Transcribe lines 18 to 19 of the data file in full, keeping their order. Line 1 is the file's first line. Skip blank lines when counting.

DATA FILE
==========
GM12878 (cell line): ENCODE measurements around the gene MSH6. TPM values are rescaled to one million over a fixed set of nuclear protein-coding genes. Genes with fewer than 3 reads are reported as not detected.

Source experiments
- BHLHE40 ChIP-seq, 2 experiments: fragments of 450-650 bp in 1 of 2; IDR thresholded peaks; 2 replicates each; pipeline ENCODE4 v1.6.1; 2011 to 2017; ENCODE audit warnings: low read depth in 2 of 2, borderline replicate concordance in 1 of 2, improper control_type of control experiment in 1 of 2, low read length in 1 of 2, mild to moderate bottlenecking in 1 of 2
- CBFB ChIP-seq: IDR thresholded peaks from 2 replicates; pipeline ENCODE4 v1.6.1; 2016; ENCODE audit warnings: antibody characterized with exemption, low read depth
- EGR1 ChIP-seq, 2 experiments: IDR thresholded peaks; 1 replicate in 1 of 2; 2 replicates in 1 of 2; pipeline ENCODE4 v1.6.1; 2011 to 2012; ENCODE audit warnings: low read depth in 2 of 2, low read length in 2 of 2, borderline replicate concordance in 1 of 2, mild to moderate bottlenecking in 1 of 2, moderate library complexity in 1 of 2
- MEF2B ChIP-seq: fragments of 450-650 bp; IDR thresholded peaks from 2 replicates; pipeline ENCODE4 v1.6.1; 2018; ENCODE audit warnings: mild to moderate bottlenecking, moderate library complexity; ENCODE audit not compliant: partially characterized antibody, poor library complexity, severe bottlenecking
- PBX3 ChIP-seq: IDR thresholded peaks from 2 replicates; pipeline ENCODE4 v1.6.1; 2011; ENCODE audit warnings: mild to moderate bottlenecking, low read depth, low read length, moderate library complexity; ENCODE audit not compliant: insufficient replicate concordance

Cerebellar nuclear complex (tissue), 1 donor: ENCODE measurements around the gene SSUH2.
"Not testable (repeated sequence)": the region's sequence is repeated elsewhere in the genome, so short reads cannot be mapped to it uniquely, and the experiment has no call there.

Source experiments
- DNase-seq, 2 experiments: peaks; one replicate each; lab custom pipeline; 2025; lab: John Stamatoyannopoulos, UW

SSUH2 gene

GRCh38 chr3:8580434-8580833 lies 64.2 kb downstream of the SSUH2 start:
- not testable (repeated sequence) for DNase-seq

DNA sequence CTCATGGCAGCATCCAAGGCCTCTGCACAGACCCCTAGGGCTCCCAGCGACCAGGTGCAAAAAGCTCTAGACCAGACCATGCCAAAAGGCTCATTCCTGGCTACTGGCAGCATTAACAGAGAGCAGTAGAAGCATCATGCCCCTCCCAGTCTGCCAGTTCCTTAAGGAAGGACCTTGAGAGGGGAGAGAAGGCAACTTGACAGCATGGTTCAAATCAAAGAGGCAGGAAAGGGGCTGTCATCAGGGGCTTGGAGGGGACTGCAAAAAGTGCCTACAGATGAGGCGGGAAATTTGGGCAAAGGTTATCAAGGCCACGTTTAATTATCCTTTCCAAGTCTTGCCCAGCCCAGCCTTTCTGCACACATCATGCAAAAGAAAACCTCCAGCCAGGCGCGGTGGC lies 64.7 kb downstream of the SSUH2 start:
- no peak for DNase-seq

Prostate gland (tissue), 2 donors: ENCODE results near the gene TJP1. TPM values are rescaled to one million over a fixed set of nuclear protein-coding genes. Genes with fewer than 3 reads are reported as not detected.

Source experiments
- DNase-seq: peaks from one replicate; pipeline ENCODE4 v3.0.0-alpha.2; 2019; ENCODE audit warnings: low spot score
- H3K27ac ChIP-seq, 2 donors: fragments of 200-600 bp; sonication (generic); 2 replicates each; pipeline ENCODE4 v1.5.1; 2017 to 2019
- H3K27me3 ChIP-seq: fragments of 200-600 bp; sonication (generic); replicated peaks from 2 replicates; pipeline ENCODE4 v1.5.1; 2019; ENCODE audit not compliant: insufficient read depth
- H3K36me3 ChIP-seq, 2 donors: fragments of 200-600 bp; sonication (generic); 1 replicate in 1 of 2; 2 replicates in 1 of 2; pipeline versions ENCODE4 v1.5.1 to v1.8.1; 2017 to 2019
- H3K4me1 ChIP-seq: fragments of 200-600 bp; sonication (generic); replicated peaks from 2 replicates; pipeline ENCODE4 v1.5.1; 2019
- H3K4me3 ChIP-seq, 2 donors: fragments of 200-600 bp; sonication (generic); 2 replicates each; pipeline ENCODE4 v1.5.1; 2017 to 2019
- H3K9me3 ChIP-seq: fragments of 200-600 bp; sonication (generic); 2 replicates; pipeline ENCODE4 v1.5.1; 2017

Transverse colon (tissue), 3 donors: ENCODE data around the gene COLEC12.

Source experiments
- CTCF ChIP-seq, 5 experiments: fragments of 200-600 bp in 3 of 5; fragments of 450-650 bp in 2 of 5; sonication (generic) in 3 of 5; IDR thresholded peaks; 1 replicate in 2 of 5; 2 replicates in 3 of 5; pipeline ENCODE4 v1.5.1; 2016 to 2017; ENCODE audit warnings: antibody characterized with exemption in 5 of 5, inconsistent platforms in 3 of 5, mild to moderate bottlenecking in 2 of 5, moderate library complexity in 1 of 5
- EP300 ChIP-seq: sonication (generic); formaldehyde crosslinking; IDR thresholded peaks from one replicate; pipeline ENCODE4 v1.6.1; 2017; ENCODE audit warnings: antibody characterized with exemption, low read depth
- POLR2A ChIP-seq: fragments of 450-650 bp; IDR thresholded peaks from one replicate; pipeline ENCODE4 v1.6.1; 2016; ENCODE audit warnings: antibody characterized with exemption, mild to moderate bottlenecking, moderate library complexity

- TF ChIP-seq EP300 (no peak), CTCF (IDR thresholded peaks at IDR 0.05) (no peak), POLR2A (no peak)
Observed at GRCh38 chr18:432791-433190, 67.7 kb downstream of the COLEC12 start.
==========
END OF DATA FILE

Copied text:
Source experiments
- DNase-seq: peaks from one replicate; pipeline ENCODE4 v3.0.0-alpha.2; 2019; ENCODE audit warnings: low spot score